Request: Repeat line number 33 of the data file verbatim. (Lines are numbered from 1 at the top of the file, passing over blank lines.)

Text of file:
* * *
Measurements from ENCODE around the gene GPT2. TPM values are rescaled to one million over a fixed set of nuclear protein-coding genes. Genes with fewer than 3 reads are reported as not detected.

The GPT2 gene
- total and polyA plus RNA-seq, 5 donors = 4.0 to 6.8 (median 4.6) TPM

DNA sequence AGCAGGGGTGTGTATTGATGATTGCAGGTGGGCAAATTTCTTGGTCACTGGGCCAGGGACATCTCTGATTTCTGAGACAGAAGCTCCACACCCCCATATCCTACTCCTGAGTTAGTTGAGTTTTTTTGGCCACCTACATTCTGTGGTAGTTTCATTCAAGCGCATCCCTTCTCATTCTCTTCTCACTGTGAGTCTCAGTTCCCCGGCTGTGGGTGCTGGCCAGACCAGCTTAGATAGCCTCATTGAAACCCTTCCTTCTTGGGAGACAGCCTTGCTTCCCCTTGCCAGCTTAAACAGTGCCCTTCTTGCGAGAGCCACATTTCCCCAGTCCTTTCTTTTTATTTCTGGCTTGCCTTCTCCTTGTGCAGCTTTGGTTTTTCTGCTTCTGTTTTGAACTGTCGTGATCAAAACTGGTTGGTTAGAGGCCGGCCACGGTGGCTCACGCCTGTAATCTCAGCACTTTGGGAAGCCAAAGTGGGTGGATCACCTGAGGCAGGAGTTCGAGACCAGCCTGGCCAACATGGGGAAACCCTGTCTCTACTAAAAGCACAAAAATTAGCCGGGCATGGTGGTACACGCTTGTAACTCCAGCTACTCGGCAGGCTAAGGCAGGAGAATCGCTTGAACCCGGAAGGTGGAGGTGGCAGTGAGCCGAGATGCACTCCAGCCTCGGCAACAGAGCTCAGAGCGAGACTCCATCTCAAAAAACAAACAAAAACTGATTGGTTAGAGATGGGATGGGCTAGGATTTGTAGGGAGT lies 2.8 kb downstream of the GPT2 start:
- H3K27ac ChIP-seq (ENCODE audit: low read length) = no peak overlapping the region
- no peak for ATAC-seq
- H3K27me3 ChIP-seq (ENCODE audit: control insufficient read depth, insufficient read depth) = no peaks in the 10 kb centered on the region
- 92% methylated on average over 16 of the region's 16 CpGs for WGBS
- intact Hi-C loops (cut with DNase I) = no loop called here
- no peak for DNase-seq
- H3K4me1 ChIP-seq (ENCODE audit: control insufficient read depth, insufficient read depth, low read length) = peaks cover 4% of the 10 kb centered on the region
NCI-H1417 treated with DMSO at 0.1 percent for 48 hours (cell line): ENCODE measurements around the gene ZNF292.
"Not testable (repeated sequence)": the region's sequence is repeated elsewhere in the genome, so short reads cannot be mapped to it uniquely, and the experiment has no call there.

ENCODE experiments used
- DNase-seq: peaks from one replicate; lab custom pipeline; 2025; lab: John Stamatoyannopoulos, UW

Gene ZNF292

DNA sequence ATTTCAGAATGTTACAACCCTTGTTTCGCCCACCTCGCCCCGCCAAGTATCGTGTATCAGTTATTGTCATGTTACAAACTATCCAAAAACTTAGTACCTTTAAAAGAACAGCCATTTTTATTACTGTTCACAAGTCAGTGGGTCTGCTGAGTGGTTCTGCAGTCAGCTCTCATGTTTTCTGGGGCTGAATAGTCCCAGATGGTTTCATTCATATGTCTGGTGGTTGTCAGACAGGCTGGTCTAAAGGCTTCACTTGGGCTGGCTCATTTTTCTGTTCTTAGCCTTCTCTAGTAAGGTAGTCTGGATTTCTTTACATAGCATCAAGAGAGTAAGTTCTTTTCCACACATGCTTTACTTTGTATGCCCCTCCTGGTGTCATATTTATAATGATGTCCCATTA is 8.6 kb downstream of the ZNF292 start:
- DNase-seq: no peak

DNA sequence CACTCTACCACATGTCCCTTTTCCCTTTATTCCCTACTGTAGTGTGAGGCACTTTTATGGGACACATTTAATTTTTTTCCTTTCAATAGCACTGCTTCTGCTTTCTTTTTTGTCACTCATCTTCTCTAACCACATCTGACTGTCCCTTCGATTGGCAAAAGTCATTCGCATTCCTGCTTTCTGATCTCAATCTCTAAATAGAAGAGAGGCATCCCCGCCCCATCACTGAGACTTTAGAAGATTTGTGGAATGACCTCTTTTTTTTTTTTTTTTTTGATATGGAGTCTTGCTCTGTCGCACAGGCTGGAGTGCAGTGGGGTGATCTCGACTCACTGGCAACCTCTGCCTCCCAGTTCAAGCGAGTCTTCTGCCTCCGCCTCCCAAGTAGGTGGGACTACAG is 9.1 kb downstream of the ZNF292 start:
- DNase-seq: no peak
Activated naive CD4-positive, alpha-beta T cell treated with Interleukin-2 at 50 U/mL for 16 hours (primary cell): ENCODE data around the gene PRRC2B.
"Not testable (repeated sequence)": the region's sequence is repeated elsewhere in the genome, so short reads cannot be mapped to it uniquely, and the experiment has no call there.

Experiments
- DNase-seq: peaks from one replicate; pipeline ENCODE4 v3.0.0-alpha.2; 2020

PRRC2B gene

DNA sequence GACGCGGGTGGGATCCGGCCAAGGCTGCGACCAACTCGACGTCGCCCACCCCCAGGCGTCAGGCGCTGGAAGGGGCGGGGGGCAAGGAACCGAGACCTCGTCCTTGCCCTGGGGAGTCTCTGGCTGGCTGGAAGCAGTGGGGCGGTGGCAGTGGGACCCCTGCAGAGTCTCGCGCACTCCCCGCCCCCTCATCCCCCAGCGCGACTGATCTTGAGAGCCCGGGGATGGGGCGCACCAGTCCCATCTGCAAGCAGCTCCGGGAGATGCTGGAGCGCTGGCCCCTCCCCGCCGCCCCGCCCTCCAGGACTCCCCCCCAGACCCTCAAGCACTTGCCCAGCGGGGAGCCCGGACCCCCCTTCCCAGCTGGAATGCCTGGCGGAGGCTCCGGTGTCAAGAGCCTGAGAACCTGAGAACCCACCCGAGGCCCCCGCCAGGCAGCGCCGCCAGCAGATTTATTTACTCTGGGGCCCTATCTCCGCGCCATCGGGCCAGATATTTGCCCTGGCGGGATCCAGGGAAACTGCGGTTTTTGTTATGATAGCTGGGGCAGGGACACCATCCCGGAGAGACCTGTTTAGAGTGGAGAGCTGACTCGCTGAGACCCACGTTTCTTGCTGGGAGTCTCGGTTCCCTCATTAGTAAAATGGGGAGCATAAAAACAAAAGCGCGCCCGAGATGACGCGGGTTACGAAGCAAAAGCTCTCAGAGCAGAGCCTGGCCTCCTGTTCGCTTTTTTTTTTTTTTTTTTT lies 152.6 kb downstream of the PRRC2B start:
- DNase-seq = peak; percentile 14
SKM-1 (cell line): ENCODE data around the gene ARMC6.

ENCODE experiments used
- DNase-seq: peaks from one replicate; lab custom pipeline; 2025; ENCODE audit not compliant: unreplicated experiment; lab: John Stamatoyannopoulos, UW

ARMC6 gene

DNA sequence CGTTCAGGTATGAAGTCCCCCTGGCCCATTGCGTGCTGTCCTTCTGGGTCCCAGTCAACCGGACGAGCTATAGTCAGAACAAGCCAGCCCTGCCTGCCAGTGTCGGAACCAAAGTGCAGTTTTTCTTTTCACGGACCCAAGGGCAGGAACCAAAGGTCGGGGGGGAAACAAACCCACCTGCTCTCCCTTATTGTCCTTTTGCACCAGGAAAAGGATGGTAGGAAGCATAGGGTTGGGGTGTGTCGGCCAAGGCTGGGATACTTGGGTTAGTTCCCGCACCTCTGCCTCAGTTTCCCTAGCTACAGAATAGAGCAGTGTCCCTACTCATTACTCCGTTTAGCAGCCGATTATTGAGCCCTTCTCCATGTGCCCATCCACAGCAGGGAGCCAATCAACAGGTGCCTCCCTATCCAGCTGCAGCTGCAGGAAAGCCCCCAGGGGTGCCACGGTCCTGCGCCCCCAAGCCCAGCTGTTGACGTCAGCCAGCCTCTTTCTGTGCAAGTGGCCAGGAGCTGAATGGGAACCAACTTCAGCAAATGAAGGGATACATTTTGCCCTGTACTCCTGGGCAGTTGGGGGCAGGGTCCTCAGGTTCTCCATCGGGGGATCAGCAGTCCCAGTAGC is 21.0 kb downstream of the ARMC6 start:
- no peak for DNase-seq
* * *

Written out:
- no peak for DNase-seq